I was listening to the Miró Quartet play the Brahms Quartet in C minor last night, and I had the inarticulate but oh-so-sincere thought: God, I love Brahms. I don’t even believe in God. But I have a longstanding faith in the power of Brahms’s music over me.
The Miró gave a delightful performance of Haydn’s Quartet in E-flat major, “The Joke.” They had the audience chuckling out loud at the end, enjoying the sudden starts and silences, trying to figure out when the piece had finally stuttered its last. And they were joined by Julie Landsman for the East Coast premiere of Gunther Schuller’s Horn Quintet. Which I’ll come back to later, after this derail.
It’s been an embarrassingly long time since I’ve blogged. I just haven’t had my critical thinking cap on. I’ve been voraciously consuming culture: concerts, theater, opera, musical theater, more concerts. I’ve been writing program notes and press releases. And yeah, I’ve been working more hours than I care to think about, but that doesn’t usually stop me from blogging.
Here’s something I can handle: a bite-sized look at some of the things I’ve seen and heard and tasted.
Meg Hutchinson at Club Passim: I enjoyed her songs, her straightforward singing, and her endearing stage presence. But the mellow set by the opener had put me (and my friends) to sleep, and I never quite recovered.
Romeo and Juliet at Yale Rep: I liked the physicality of it, the bodies tumbling and spinning and swinging. The raunchy jokes seemed overdone, but then again, that Shakespeare guy wrote plenty of them into his plays. The production strengthened over the course of the play to culminate in a wrenching final act.
Robert Blocker, piano: Scarlatti is completely underrated. When I have a real piano, I need to read through a stack of Scarlatti sonatas. I feel like a bad pianist for disliking Chopin as strongly as I do. And I’m glad I finally had a chance to hear Ginastera’s first sonata performed live. It was the strongest performance on the program, and I thoroughly enjoyed it.
Trannequin at the Yale Cabaret: So glad I saw this new musical by students at the School of Drama. Love the concept (a star female mannequin discovers and comes to terms with her desire to wear men’s clothing, while another character reveals a past transition and we discover that there’s more than one way to be a trannequin). It’s full of catchy tunes and clever, often hilarious, writing. Some of the key changes struck me as cheesy, a couple of the jokes were too easy, and the ending felt overly pat. But overall the show is witty and smart and so much fun.
Debussy and Mahler with Orchestra New England: Back before recordings, Schoenberg and his buddies would arrange music they wanted to hear for a small enough group to play it at a series of private concerts. Orchestra New England performed two of these arrangements: Debussy’s Prelude to the Afternoon of a Faun and Mahler’s Symphony No. 4. It’s both disorienting and clarifying to hear the pieces reduced to such small forces. The piano often sounds like it’s just there because it can play multiple notes simultaneously, rather than because its texture is musically appropriate, but that’s life. The harmonium, unfortunately, was difficult to hear. The winds, especially the oboe, contributed beautiful color. Soprano Jihee Kim sang the last movement of the Mahler with bell-like clarity and unfailing musicality.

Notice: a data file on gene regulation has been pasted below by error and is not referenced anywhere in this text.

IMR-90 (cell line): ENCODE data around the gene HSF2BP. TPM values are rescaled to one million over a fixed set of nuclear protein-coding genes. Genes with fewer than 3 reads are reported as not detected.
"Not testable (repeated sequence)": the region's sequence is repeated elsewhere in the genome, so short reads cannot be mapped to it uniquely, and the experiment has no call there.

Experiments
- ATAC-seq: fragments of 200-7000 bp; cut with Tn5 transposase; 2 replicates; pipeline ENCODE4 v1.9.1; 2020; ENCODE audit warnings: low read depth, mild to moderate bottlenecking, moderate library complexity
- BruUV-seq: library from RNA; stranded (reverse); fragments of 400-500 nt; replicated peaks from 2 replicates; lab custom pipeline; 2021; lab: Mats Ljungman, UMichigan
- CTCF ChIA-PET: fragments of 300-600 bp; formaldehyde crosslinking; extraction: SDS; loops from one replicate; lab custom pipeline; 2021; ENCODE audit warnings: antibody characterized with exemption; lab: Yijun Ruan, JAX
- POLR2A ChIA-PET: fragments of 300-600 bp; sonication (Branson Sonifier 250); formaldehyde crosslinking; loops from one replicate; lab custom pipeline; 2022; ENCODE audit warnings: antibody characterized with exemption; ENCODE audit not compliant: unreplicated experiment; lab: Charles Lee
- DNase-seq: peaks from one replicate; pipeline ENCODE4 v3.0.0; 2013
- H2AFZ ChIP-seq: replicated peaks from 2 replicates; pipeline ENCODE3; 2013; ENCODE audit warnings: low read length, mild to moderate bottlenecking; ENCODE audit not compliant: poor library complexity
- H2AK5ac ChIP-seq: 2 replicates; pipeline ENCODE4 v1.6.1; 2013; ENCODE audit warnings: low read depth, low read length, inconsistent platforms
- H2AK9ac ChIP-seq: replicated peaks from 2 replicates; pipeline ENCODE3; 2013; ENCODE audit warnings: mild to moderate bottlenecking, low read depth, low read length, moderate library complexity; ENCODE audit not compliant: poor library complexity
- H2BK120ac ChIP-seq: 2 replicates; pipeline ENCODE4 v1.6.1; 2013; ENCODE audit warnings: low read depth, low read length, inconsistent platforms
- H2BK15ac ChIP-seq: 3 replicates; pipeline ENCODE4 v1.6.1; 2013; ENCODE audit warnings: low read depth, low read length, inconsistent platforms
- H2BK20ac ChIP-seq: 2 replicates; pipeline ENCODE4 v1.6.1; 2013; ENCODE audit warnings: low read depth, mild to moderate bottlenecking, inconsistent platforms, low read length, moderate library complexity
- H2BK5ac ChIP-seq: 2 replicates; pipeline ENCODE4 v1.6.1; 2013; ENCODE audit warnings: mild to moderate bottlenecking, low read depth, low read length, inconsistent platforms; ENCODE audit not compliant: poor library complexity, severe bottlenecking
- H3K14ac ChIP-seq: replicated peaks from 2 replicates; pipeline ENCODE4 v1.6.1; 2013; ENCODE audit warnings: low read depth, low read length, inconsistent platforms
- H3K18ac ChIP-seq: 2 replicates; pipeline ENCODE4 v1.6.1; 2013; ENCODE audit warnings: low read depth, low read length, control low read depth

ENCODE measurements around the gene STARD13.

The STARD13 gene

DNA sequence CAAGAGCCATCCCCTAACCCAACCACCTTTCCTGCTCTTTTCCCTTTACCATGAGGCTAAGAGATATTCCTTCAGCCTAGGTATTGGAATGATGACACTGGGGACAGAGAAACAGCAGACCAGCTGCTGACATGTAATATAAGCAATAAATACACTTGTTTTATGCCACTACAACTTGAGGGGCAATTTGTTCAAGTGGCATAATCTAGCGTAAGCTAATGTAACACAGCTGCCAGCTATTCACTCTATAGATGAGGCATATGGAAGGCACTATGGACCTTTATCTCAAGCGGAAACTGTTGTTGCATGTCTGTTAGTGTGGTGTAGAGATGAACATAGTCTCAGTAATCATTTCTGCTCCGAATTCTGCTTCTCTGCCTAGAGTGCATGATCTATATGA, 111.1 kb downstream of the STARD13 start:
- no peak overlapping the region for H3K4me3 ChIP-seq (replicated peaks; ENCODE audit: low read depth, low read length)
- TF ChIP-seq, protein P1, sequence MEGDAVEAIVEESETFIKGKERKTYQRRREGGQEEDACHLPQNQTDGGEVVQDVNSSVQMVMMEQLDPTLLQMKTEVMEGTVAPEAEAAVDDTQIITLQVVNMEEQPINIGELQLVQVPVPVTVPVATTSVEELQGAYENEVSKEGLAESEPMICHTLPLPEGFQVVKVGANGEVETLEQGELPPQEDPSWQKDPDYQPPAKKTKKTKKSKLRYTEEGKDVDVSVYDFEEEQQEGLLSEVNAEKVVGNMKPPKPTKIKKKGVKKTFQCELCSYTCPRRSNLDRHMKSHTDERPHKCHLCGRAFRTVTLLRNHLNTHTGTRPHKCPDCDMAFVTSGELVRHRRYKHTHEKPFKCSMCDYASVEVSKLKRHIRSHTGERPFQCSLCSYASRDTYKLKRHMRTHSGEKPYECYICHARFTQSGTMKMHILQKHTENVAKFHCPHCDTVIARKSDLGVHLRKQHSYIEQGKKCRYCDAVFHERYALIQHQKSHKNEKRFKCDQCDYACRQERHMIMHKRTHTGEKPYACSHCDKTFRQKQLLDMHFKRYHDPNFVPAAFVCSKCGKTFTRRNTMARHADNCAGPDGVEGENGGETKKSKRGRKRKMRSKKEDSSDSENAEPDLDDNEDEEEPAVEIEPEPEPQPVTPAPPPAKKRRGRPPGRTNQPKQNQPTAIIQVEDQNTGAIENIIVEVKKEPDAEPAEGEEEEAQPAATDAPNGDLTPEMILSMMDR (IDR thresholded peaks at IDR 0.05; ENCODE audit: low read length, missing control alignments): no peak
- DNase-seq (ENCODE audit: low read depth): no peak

Monodramas at NYC Opera: So glad I saw this triptych of monodramas by John Zorn, Arnold Schoenberg, and Morton Feldman. Each was exquisitely sung, especially the Feldman, and the orchestra played with color and focus. These are piece that really need to be heard live (and I can remember a lot of time spent in a listening room with Schoenberg scores). Schoenberg, by the way, can be a far more interesting colorist than he’s given credit for. I’m used to having narrative, and the Zorn and Feldman don’t exactly provide narrative. Hell, the Zorn doesn’t even have a text. What stood out for me, staging-wise: the projections for the Zorn; the lovely-yet-disturbing red petals falling throughout Schoenberg’s Erwartung; and the bold colors and shapes and movements of the Feldman. But I feel like I’d have to see it at least once more to have anything more coherent to say about it.
These seem to be getting less bite-sized as I go along. Consider the Monodramas a hearty sandwich.
And the reason I don’t have a whole lot to say about the Schuller is that I just need to hear it again to be able to say anything about it. It’s the same reaction that I had to the Monodramas. Julie Landsman’s playing was stunning: she can produce a golden, glowing tone or efface the French horn-ness to blend into the strings. The Miró Quartet turned in a strong performance of the piece as well. They play with a joy that I wish I saw more often on the concert stage.